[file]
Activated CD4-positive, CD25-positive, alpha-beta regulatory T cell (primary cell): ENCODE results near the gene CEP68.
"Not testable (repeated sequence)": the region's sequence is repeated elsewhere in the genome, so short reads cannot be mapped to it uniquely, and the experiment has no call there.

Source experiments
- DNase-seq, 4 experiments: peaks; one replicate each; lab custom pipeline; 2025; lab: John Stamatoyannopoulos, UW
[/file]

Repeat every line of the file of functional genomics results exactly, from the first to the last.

Activated CD4-positive, CD25-positive, alpha-beta regulatory T cell (primary cell): ENCODE results near the gene CEP68.
"Not testable (repeated sequence)": the region's sequence is repeated elsewhere in the genome, so short reads cannot be mapped to it uniquely, and the experiment has no call there.

Source experiments
- DNase-seq, 4 experiments: peaks; one replicate each; lab custom pipeline; 2025; lab: John Stamatoyannopoulos, UW